“There is not a single homely thing that, looked at from a certain angle, does not become fairy.”
–Hope Mirrlees, Lud-in-the-Mist
I’m about a third of the way into the extraordinary book quoted above. It was recommended to me by four different friends, and I’m finally getting around to reading it. It is truly wonderful. Most definitely it belongs on the “small shelf” of the most treasured books in the library of a serious lover of fantasy. It was written just shy of a century ago, but don’t let that discourage you. Ms. Mirrlees wrote in a clear, elegant, uncluttered style that makes for smooth, pleasant reading. Moreover, she knew how to tell a story; I found myself drawn in at once to the lives and adventures of the Chanticleer family and their associates.
Like so many of my favorite writers, Hope Mirrlees was clearly as enchanted by the natural world as by any fantastical elements of a fairy tale; or rather, she rightly understood just how numinous the created world is, in and of itself. What, she asks, is more magical than a hawthorn tree coming suddenly to life in the spring?
Anyway, her words that I quoted above express, I believe, one of the fundamental concepts upon which any discussion of writing fantasy fiction should be built. Tolkien said essentially the same thing in his essay “On Fairy Stories.” And Leonardo da Vinci reportedly told his art students that they should stare at the cracks in the walls until they saw whole worlds pouring out of them.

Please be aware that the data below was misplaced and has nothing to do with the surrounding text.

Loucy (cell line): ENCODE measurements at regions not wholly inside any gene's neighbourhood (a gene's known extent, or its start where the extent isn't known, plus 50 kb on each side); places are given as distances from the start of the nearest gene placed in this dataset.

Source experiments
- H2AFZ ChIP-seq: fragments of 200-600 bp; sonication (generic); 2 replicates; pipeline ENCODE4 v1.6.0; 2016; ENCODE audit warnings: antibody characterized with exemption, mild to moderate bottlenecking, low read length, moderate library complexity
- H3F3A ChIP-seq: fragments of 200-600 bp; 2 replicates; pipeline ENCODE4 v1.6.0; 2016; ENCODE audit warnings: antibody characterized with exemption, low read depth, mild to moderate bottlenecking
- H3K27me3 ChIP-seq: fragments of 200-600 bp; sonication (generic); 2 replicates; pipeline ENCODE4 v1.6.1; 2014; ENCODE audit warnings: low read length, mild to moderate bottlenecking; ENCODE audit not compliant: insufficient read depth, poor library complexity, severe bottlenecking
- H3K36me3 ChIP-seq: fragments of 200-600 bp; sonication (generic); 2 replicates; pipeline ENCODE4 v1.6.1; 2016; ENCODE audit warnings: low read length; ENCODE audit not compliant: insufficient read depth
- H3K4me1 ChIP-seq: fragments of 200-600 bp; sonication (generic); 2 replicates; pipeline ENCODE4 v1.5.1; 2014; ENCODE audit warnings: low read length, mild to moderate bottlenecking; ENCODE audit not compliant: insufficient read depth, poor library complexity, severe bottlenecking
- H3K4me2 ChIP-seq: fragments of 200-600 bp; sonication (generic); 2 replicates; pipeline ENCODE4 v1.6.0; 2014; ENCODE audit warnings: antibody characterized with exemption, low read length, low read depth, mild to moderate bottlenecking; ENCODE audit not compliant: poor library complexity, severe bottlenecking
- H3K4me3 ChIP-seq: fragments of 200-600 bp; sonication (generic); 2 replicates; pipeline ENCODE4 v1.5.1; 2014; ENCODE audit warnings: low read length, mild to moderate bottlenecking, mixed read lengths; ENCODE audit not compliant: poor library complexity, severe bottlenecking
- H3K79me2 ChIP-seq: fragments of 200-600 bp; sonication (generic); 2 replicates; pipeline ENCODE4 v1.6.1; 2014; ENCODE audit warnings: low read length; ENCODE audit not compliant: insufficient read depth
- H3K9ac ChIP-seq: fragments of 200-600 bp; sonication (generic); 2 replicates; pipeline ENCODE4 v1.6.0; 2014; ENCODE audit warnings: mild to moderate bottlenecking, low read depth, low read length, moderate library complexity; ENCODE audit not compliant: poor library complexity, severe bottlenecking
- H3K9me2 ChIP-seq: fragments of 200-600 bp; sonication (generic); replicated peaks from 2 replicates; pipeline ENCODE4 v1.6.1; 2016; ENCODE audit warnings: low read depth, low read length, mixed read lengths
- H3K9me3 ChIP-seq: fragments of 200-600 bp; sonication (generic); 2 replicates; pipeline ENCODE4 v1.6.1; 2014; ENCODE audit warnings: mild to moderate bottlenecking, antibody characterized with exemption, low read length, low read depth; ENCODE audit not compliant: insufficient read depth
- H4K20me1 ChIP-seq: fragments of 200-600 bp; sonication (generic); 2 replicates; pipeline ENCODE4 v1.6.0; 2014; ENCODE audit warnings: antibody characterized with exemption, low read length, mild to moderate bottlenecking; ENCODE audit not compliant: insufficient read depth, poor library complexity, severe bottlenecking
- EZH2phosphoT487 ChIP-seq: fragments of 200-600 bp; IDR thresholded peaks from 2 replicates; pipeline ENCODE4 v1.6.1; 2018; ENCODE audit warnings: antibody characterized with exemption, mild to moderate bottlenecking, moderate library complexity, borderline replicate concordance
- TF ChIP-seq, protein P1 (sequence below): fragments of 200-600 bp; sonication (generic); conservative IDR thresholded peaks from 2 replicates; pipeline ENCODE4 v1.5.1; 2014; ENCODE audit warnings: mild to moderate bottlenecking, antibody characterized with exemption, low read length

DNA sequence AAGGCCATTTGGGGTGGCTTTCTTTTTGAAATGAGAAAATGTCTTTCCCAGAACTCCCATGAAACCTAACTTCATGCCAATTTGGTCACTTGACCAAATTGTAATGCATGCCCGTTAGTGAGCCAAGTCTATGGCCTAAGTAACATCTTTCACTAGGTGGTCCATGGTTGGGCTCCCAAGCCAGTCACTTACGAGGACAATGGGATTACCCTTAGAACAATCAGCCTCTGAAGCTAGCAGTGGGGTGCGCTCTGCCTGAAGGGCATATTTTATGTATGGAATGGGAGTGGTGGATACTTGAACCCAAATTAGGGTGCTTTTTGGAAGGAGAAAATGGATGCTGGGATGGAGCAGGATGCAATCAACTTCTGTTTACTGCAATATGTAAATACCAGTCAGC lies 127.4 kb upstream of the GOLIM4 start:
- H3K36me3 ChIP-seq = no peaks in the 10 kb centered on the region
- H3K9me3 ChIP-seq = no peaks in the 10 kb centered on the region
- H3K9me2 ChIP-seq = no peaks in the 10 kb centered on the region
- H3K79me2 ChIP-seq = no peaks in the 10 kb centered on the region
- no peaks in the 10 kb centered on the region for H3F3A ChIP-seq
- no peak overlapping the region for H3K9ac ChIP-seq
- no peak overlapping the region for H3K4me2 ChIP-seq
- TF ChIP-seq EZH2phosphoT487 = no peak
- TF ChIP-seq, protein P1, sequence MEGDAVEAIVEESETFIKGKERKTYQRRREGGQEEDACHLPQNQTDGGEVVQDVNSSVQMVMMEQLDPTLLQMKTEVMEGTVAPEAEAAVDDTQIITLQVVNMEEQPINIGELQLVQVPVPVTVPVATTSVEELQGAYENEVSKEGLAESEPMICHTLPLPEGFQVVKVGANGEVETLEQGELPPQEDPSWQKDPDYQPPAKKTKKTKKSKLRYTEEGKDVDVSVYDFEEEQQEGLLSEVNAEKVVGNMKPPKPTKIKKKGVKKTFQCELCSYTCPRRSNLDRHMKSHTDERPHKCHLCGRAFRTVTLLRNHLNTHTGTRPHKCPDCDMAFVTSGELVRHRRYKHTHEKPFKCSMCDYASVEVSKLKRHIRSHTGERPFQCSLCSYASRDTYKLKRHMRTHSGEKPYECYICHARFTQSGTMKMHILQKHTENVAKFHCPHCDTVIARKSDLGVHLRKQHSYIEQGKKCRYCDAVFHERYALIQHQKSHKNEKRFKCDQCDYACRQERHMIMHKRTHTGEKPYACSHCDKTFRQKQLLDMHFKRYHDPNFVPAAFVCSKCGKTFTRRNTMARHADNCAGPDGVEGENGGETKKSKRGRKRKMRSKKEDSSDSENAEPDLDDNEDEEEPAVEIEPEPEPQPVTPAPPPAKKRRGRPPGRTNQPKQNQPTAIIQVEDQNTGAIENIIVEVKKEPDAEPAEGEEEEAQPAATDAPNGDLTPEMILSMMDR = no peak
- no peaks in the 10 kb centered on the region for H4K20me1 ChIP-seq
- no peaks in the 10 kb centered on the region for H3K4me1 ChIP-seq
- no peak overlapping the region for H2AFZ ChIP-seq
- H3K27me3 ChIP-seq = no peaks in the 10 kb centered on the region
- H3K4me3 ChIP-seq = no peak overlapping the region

Where do ideas come from? How can we write about Faery when we’ve never been there? The ideas are all around us, and I’d contend that we live all the time with one foot in Faery. It’s a matter of knowing how to see, how to listen. Lilacs are blooming just now in the northern hemisphere. Go out and press your nose into their twilight-colored clusters. Drink in that fragrance like none other on Earth. If you would see fairies, they’re dancing there, among those dusky, heart-shaped leaves.
We knew this well as children. Were we not all experts at taking “homely things” and making of them the equipment we needed for our adventures, no matter how fantastic? I recall the rusted wreck of a bicycle that, overturned and stood upon its handlebars and seat, became the wheelhouse of my imaginary “shark-fishing boat”: the bicycle’s tire was the ship’s wheel, and the kickstand was the throttle (its rusty resistance so mechanically satisfying when it was shifted up or down with a grrooiiink!). The bike’s pedals were the winch-crank for raising and lowering the anti-shark cage.
In the movie Dead Poets Society, English teacher Mr. Keating has his students stand, one by one, atop his desk in order to view the classroom from that vantage point–an angle from which they’ve never seen it.
So we, too, if we set out to write fantasy, must stand in places we don’t normally stand. We must look around, and listen to the quietness and the whispers of leaves. Let us remember what we knew before we ever opened a textbook: that the wonders are here, more than any book can contain. Grab hold of one and write about it!